- Number plate size and position within the camera’s field of view (the larger the better, up to a point)
- Lighting conditions (is the area well-lit with either white light or infrared?)
- Camera exposure and shutter speed (optimised for the lighting and vehicle speed and set to avoid over or under-exposing reflective number plates)
- Resolution of the camera (higher resolutions may be more accurate but require higher processing)
It is important to understand what the particular requirements are for the solutions you choose as they are not all the same.
Choosing the right camera is key
There are some locations where there is only one place to put your camera and therefore at different parts of the year, it could be looking straight into the sun resulting in overexposed images. If this sounds like your site, choosing a camera with Wide Dynamic Range (WDR) can compensate for overexposure. Axis has just released a number of Q series cameras which offer forensic WDR and high resolution like Q1645-LE or Q3517-LVE and there are other similar cameras on the market. Surveillance cameras not specifically built for LPR can be just as good at performing this function if chosen correctly.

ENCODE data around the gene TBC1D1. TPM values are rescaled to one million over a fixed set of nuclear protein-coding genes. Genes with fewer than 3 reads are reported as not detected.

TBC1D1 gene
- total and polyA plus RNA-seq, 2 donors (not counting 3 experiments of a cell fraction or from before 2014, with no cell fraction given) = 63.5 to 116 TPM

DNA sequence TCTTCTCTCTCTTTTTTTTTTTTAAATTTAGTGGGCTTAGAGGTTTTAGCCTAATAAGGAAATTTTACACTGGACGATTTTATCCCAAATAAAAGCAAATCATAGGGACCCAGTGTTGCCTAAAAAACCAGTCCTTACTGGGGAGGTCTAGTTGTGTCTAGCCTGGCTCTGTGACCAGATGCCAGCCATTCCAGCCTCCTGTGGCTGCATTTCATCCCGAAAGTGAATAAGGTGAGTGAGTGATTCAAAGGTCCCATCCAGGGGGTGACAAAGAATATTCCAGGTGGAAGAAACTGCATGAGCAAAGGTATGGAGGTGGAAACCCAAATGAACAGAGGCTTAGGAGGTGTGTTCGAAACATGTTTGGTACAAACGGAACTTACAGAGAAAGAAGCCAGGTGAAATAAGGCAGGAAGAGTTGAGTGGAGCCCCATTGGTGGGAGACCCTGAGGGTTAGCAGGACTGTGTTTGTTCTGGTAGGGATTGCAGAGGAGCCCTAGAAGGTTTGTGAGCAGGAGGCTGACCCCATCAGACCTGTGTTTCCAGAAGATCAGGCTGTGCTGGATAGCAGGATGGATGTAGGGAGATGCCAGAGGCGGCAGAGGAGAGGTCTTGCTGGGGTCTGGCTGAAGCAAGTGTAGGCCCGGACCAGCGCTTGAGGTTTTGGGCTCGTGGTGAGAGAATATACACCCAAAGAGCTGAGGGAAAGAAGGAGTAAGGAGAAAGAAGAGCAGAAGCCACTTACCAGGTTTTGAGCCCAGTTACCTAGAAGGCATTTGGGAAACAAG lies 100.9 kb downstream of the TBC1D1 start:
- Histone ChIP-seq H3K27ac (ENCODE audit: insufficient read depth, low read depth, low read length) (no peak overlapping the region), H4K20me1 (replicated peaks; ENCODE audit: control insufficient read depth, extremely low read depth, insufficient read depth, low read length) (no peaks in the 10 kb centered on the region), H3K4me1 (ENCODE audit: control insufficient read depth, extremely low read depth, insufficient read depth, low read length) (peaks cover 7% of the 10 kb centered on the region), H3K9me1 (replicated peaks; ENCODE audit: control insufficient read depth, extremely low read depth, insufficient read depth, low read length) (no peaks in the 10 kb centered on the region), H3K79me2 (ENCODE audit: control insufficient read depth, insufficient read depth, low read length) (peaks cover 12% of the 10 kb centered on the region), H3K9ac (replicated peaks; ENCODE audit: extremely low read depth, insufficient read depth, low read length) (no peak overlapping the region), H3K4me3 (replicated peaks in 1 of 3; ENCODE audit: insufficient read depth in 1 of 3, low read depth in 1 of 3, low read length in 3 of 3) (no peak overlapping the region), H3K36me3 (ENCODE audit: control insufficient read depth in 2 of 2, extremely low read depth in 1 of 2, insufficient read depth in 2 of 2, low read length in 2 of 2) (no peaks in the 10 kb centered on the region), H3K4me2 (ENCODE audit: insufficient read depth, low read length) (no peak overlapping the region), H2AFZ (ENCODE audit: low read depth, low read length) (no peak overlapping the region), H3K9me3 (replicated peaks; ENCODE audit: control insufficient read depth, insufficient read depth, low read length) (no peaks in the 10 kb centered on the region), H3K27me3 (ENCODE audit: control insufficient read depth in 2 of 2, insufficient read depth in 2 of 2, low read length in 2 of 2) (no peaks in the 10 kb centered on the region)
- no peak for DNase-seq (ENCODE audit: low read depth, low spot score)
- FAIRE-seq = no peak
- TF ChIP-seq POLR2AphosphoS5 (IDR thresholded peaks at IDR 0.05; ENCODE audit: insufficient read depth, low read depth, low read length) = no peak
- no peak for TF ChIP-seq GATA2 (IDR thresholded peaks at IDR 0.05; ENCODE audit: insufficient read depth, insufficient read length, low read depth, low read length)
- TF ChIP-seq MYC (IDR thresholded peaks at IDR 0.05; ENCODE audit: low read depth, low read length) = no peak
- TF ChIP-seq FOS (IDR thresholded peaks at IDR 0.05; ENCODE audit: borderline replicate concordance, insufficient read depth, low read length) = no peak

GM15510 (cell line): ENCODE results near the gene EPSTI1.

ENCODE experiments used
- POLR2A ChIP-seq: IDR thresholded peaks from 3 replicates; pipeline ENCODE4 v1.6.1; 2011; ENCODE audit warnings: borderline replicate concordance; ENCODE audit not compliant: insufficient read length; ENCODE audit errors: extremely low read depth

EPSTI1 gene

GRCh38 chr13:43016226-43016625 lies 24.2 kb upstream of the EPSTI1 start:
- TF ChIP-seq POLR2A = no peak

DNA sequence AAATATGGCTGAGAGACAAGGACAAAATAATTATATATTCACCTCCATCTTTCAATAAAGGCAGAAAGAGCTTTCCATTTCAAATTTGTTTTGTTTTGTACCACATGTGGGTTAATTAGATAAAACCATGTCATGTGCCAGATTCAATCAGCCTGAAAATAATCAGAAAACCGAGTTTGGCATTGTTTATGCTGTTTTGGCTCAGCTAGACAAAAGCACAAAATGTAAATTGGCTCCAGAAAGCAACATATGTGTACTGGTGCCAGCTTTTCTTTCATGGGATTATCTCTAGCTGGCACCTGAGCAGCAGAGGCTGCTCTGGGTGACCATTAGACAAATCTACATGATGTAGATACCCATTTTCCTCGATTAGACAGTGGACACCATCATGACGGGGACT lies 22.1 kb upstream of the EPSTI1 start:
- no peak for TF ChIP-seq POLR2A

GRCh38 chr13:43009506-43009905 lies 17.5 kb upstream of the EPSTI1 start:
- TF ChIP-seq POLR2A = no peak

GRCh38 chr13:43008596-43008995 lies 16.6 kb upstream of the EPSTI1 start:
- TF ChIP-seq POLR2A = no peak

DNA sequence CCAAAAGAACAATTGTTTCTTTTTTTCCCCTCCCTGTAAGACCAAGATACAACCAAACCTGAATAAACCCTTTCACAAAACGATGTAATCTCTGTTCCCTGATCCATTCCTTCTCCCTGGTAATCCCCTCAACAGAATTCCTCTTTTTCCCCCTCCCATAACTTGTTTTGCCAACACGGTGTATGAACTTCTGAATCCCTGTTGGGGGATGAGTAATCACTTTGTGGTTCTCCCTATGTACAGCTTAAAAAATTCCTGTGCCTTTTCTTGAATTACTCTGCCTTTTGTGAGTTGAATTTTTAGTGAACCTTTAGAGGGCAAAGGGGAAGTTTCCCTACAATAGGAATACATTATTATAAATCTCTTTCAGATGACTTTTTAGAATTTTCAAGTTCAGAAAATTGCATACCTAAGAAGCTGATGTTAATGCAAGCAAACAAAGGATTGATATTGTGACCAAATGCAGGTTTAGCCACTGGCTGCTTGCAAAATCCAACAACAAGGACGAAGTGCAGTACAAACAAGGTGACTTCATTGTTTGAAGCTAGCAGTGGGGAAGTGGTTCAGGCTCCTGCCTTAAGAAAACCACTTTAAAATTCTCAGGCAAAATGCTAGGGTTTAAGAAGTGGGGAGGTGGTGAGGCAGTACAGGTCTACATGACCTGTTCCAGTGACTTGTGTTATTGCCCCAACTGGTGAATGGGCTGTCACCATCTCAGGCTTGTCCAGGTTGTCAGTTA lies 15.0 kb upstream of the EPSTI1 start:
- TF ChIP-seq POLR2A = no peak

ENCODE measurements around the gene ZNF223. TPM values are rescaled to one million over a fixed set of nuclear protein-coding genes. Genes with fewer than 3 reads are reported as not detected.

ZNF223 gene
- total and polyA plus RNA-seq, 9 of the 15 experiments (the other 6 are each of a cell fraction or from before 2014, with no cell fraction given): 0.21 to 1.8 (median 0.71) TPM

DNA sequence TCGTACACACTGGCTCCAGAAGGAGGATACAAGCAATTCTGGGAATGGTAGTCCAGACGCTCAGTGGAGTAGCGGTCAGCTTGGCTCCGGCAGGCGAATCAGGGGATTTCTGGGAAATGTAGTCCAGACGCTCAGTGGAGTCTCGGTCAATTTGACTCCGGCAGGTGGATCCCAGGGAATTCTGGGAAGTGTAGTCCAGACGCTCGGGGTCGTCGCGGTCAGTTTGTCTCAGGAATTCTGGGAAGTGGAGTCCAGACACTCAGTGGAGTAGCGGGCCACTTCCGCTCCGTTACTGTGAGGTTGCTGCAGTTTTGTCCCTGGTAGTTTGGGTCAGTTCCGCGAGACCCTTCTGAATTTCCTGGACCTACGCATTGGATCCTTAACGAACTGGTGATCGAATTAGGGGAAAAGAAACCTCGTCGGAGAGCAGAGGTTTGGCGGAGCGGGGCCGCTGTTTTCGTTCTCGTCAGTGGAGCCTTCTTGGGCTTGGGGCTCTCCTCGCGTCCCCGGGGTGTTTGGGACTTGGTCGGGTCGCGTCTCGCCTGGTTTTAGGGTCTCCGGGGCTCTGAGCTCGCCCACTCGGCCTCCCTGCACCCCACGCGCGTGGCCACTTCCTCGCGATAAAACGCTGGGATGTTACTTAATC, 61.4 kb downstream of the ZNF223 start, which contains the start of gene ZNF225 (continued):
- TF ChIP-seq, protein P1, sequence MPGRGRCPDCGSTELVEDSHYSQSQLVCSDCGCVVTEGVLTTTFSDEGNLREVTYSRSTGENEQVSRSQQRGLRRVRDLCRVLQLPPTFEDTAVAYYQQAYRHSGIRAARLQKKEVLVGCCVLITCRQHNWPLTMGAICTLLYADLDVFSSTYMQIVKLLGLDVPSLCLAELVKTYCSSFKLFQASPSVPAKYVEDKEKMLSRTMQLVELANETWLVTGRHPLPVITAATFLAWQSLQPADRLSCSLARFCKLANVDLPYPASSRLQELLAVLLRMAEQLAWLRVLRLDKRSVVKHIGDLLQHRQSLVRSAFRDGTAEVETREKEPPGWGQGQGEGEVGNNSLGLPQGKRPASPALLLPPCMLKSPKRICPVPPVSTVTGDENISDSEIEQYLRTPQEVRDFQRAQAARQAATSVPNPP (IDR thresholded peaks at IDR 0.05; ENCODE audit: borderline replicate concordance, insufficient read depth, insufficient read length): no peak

If you're looking for 24-hour surveillance, then your camera will need to have good low-light visibility and infrared (IR) performance. You could also consider using external illumination such as Raytec Illuminators to improve your image recognition. There are cameras which are designed specifically for LPR. These tend to be a little more expensive than other cameras, yet cameras such as the ones mentioned above can work perfectly well in most scenarios.
How fast is a vehicle going when it passes your camera? If you're trying to capture a car travelling at speed then you'll require a camera with high frame rate capability. High frame rate in combination with multi-megapixel resolution, will help to produce accurate results. For example, using 60 fps rather than 30 fps gives double the frames for your software to analyse.
Your analysis options